Chicago-based Twin Peaks might see themselves as a group of normal kids, but from the outside, they read more like a group of enterprising rock musicians. The narrative of the band’s rise to notoriety is as familiar as the term “buzzband.”
In the last year, the garage rock quartet has played at South by Southwest (after which they picked up a manager), their hometown Pitchfork Music Festival and, recently, Fun Fun Fun Fest in Austin. Pitchfork has been giving them attention lately, and the group’s second release, August’s Wild Onion, has garnered considerable press.
And every piece (including the one you’re reading) wants to talk about the same thing, at least for a little bit: these guys are young.
Twin Peaks plays Midtown Art Supply tomorrow night with Telepathy Problems and Eric in Outerspace. The all ages show is $8. RSVP here.
To be fair, they are young. Bassist Jack Dolan says that only one of them is 21, the rest are 20. After ditching college on the West Coast for a record deal with Autumn Tone, the four returned to Chicago to live with their parents (a convenient, rent-free home base for anyone trying to make it as a touring musician).
“We just kind of laugh about it,” Dolan says. “Most of the people we hang out with on the road are older. You could say we’re mature, but that might be pushing it.”
Dolan calls The White Album and Exile on Main Street two of the biggest influences for Wild Onion. And those are lofty, if not nebulous, ambitions — kind of first entries into music discovery, early tastemakers for any 15-year-old boy with a guitar and internet access. Arguably, everyone is influenced by those albums.
If those comments come off as naive or dull, though, it might only be misinterpretation. There is, at least according to Dolan, some calculated critical basis for choosing such lofty touchstones.
“[The Beatles and The Rolling Stones] didn’t really hold anything back and they didn’t try to make the whole album sound too much alike,” Dolan says. “We knew the songs [on Wild Onion] were going to sound a lot different from each other.”
So, where Exile on Main Street may be lauded for its deft blend of gospel, country, rock and soul genres, we can also tip our cap to Twin Peaks for acting as that same kind of cultural blender. Add two parts Ty Segall, one part youthful angst, one part coming-of-age recklessness, one part Tame Impala, blend and top off with an unabashed sense of cultural awareness.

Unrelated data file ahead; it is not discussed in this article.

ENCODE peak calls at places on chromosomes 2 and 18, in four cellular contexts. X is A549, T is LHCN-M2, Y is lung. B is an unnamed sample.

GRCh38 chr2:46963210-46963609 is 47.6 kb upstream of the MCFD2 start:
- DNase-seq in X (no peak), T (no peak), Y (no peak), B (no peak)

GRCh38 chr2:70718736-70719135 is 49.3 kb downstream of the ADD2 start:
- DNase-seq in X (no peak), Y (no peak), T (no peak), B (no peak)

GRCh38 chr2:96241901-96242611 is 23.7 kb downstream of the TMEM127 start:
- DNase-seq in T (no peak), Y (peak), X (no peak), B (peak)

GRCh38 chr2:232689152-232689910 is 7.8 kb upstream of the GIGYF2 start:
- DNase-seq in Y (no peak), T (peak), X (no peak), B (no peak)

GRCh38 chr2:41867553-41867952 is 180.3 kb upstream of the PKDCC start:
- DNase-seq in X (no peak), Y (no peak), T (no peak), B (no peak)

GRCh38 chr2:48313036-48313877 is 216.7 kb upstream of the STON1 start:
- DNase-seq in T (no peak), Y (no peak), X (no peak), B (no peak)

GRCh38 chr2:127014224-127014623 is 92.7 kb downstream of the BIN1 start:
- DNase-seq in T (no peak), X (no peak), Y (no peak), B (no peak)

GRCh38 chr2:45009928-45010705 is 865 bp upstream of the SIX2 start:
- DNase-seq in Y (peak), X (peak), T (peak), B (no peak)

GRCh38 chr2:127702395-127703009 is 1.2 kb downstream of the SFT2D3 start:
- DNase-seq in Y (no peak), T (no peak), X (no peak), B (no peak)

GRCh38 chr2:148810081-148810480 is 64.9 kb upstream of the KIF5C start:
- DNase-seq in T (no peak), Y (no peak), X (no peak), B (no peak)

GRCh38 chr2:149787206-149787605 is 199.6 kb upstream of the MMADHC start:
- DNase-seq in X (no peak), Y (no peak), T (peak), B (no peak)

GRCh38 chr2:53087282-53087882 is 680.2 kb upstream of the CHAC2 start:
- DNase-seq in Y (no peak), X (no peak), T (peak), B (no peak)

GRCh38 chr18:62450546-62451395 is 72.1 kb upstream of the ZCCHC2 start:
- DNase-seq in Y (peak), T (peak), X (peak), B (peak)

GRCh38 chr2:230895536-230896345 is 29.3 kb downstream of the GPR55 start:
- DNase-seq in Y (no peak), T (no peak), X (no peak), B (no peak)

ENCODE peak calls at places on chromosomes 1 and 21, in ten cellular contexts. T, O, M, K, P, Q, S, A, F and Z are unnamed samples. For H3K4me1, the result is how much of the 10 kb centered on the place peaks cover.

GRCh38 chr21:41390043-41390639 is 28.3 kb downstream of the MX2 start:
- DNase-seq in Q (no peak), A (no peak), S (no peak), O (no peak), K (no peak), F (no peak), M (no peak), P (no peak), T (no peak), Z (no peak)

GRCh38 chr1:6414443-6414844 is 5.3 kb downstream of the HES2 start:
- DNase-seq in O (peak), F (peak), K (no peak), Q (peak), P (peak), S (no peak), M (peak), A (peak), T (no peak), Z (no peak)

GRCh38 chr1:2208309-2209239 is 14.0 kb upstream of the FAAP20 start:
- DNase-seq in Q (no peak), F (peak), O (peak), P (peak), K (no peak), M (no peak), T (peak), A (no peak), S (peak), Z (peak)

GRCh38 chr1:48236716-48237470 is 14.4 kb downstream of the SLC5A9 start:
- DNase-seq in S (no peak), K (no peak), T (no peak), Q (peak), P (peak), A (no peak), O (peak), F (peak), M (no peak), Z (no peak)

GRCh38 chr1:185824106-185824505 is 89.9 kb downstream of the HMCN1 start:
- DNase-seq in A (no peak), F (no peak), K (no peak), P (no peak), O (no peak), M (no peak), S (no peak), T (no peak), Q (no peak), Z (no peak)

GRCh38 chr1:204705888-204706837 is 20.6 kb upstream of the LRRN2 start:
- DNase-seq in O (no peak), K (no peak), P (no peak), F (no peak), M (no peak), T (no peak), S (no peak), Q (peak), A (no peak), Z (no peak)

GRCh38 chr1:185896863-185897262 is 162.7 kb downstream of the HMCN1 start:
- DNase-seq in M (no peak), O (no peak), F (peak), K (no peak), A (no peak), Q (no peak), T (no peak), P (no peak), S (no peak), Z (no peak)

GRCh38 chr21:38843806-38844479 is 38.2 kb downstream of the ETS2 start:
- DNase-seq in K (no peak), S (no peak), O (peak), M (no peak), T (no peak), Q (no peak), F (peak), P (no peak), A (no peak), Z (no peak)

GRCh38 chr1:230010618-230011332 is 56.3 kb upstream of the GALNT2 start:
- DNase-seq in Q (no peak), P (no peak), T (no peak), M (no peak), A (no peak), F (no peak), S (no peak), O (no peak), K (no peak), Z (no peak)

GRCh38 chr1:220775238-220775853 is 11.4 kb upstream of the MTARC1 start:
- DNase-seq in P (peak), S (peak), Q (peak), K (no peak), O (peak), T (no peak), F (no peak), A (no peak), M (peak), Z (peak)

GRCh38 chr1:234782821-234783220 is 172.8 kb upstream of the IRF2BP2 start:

Because first, there’s the band name, ripped from a cult-hit David Lynch TV show that was dead-in-the-ground when the band founded in 2010. There’s the Dolan-penned track “Sloop Jay D,” a titular play on Beach Boys’ “Sloop John B.” And a music video for “Flavor” that could double as a Coors commercial for the underaged crowd.
That inclusion of, and reaction to, the culture of which the band is a product and in which it participates, might not be intentional. Strangely, it might just be a by-product.
“Our generation is connected to that sort of thing, in general,” Dolan says. “We don’t try to put that much pop culture into (the music), but we know it’s relevant and that people connect with it.”
Purposefully or not, though, it’s hard not to read Twin Peaks then as an antidote to artists that pretend they’ve been working in a vacuum. Think acoustic-guitar-wielding, folk-playing gentlemen who would never admit to the existence of cell phones or Twitter in a song.
“We’re not trying to portray ourselves as anything we’re not,” Dolan says. “We’re just being normal kids.”
Some normal kids drink Coors Light during the day and smoke joints in crappy vans. Some normal kids worry about a girl thinking they’re “a fucking pussy,” as Dolan writes on “Sloop Jay D.”
Most normal kids are not playing a lineup with White Mystery, Fat White Family and King Tuff, as Twin Peaks did a few days before Dolan and I spoke. Most normal kids did not stay the night at Sonic Ranch, where everyone from Band of Horses to At The Drive-In and Explosions in the Sky has recorded, the night before our interview.
So in a way, sure, Twin Peaks is made of normal kids, but, just like name-dropping Rolling Stones records as big influences, the band might be too ambitious, too hardworking for total normalcy. That is, after all, how they even got onto the fast-paced buzz-band highway in the first place.
“(We’ve) been playing as many shows as we can,” Dolan says. “When the time comes to record, [we’re] really banging it out. We’re the type of dudes who are already thinking about recording the next one. We want to push whatever we’re doing to the best of our ability.”